Bellwether tries to stay ahead of the headlines. Here’s one you’re likely to see soon: Italians, legendarily well-fed, are fed up. And that might just mean voters turn to a former comedian, who is also a convicted criminal, to solve their problems.
Like Greece, its neighbor across the Ionian Sea, Italy is unable – some think unwilling -- to restrain its government spending. That has put it in conflict with the budget hawks in the European Union, of which both countries are members. Unless it abides by E.U. insistence that it reduce its deficit, Italy may not qualify for future financial support from Brussels, where the E.U. is headquartered.
It’s all the result of Italy’s heedless spending in years past. Unemployment is 12 percent. Health care is free. Tax evasion is legendary. Corruption is commonplace, as is organized crime. And while its economy is the third largest in Europe, state-backed banks have billions of dollars of outstanding loans that will never be repaid. That has frozen businesses, which can’t borrow money to generate new economic growth.
None of which makes the ruling left-of-center Democratic Party very popular. Barely clinging to power, the party’s leader, former Prime Minister Matteo Renzi, is being challenged by two contenders even further to the left than he is. Renzi was shamed into resigning as prime minister last year after voters in a nationwide referendum rejected his plan to reform the constitution.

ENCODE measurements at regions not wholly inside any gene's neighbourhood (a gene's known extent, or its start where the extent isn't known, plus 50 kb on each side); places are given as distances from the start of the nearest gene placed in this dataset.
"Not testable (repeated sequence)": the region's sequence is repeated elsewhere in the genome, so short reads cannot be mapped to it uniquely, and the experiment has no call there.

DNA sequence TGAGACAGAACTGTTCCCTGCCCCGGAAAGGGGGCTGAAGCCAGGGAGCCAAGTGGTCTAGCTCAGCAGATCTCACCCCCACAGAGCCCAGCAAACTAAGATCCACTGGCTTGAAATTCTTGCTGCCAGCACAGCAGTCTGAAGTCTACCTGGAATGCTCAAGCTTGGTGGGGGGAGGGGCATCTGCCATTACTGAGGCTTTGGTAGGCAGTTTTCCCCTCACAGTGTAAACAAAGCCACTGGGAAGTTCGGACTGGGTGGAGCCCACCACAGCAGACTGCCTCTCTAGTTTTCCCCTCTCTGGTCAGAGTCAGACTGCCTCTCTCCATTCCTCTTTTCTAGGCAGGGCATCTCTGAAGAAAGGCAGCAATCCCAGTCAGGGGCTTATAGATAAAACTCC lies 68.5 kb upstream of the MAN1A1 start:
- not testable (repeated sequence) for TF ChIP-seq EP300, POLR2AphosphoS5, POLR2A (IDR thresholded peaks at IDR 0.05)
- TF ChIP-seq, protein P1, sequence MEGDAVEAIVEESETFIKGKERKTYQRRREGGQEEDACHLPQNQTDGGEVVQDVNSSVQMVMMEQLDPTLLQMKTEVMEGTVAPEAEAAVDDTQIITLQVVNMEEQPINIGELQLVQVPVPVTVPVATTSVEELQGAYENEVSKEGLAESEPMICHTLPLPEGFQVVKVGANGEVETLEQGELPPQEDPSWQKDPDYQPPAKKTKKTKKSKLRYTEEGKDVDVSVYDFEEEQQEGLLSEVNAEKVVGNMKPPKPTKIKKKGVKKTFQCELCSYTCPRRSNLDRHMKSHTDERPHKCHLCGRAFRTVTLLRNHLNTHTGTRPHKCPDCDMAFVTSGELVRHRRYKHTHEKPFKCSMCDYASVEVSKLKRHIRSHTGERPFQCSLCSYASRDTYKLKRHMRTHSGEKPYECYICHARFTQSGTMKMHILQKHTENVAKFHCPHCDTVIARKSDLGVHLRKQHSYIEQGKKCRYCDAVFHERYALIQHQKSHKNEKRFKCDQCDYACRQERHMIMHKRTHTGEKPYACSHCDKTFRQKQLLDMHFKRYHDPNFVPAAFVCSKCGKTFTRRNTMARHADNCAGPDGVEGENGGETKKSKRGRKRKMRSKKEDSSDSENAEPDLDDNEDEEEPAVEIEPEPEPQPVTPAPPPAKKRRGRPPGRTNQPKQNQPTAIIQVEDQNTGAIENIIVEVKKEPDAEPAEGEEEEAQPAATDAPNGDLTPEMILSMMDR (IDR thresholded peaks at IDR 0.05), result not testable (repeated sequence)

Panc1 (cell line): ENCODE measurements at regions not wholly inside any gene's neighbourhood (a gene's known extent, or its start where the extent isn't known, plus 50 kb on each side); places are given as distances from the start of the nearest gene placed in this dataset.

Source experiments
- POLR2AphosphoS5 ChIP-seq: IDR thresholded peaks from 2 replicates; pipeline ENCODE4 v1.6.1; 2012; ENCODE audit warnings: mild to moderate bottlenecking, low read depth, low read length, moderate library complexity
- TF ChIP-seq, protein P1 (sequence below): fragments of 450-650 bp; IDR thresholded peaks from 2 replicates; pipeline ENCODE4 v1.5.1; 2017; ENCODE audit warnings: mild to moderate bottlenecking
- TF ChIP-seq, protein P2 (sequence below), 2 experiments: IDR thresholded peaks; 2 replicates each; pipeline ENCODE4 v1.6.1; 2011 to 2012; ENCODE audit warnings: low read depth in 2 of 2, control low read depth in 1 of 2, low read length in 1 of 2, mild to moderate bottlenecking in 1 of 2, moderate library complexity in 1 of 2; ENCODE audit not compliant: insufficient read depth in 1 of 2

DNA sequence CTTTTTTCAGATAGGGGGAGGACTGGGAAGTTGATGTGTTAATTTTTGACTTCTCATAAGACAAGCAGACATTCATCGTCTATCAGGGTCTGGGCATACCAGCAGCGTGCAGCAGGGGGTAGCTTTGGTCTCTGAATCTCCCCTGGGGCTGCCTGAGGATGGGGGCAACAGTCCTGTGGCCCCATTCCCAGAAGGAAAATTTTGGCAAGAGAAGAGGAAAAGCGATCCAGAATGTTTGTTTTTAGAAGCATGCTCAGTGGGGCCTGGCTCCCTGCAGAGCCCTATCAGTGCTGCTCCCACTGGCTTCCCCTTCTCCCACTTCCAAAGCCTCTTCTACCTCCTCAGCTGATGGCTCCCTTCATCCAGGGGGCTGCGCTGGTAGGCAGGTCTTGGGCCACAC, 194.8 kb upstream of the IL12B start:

The defection of his left-wing cohorts increases the possibility that the Democrats will throw the Italian equivalent of a Hail Mary, and force early elections this year. Like the Mafia, this is something Italians are used to: there have been more than 60 government turnovers since the end of World War II.
The most likely beneficiary of early elections would be the Five Star Movement (M5S) an anti-establishment coalition founded in 2009 by a former television comedian, Beppe Grillo, whose rough language and bellicose speaking style bear resemblance to Donald Trump’s to terrify mainstream politicians. P.S.: He also tweets.
Grillo handed off leadership duties -- he was once convicted of manslaughter and is ineligible to serve in Parliament -- but is still the ideological soul of the Movement. That leaves him free to rail against corrupt government, the European Union, and the euro, which replaced Italy’s beloved lira as the country’s official currency.
Though unlikely to get enough votes to form a government by itself, the Five Star Movement has caught the imagination of young Italians who are tired of their corrupt, inept and, to date, firmly ensconced political elite.
An inveterate Twitter user, Grillo may have put his finger on the national pulse with one tweet just last week: “Italians’ patience has a limit.”
An arrogant ruling class has tested that patience for decades. Italians may be ready to prove that political revenge is a dish best served cold.